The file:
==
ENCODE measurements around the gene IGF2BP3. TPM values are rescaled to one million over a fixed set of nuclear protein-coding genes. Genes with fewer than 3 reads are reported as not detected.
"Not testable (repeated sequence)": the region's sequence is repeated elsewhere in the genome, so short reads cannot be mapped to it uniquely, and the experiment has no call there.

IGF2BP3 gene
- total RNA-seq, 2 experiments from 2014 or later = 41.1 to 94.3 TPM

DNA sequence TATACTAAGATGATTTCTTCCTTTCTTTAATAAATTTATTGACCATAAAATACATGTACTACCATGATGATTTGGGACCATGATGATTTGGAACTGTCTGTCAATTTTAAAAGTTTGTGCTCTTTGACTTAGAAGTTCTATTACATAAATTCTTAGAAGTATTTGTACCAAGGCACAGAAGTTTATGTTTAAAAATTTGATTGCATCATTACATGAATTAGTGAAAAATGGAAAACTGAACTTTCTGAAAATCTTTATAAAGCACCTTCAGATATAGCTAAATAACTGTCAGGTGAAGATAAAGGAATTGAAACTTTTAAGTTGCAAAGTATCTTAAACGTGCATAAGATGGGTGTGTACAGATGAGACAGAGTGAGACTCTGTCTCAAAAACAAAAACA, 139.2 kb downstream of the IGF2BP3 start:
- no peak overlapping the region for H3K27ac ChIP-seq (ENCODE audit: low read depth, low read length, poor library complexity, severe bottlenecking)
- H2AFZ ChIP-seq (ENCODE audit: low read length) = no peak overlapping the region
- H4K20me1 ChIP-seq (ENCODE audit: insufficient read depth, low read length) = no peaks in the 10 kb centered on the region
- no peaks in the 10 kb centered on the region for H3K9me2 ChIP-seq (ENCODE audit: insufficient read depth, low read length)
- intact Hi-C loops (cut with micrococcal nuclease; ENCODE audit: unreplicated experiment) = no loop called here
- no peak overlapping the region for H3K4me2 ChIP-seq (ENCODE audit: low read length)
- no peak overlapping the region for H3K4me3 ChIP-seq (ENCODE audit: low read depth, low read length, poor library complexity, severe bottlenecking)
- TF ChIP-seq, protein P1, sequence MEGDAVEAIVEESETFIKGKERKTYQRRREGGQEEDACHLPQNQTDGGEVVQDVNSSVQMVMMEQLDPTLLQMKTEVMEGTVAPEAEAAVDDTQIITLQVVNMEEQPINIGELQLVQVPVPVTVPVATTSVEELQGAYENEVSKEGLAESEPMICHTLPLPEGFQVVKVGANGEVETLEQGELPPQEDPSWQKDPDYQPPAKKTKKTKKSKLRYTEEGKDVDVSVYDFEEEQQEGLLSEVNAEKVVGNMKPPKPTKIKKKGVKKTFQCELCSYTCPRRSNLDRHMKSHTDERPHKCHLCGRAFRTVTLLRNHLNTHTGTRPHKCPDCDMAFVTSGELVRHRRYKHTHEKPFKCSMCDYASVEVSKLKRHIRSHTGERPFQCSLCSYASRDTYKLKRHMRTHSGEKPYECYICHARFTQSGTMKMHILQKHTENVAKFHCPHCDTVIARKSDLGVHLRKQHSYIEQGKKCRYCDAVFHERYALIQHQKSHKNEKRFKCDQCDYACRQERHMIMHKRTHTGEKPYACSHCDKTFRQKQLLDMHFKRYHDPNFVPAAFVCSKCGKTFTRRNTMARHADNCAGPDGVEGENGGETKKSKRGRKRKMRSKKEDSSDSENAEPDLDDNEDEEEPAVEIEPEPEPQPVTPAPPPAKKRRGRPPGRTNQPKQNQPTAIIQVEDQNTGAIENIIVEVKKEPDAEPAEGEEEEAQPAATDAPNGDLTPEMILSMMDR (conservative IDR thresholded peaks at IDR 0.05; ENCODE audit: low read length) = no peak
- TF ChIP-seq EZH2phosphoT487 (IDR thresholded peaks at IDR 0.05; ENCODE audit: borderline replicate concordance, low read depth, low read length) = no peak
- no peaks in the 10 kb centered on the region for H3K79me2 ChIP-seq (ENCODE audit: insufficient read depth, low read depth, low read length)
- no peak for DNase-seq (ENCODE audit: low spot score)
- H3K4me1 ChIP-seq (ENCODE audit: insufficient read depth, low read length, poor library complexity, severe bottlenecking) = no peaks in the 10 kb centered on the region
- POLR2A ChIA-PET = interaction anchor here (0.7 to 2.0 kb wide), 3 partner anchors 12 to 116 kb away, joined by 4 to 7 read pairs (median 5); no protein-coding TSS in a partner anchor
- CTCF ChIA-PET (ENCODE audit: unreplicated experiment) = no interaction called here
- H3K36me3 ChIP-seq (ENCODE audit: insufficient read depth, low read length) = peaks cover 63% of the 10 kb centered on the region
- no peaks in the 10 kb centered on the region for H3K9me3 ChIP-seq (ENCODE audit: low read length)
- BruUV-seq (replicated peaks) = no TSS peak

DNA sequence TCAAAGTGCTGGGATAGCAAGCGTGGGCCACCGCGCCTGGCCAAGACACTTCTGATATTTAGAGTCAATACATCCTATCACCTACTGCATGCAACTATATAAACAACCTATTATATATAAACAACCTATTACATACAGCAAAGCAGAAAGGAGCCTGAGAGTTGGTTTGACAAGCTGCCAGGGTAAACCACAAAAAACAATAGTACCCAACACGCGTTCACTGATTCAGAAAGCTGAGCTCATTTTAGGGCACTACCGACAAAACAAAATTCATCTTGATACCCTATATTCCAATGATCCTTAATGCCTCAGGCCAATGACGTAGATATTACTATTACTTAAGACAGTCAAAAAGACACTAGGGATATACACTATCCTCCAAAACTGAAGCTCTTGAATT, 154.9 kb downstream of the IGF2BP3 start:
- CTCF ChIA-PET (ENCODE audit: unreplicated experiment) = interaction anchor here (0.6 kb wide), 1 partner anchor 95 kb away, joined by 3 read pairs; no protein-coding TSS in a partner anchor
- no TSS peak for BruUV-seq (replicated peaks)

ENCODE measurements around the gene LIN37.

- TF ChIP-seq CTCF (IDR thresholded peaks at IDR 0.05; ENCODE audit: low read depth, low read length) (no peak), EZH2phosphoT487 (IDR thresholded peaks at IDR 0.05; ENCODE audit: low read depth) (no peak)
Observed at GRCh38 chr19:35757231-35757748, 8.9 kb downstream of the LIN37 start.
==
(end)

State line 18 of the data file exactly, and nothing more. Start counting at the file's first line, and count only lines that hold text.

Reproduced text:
- POLR2A ChIA-PET = interaction anchor here (0.7 to 2.0 kb wide), 3 partner anchors 12 to 116 kb away, joined by 4 to 7 read pairs (median 5); no protein-coding TSS in a partner anchor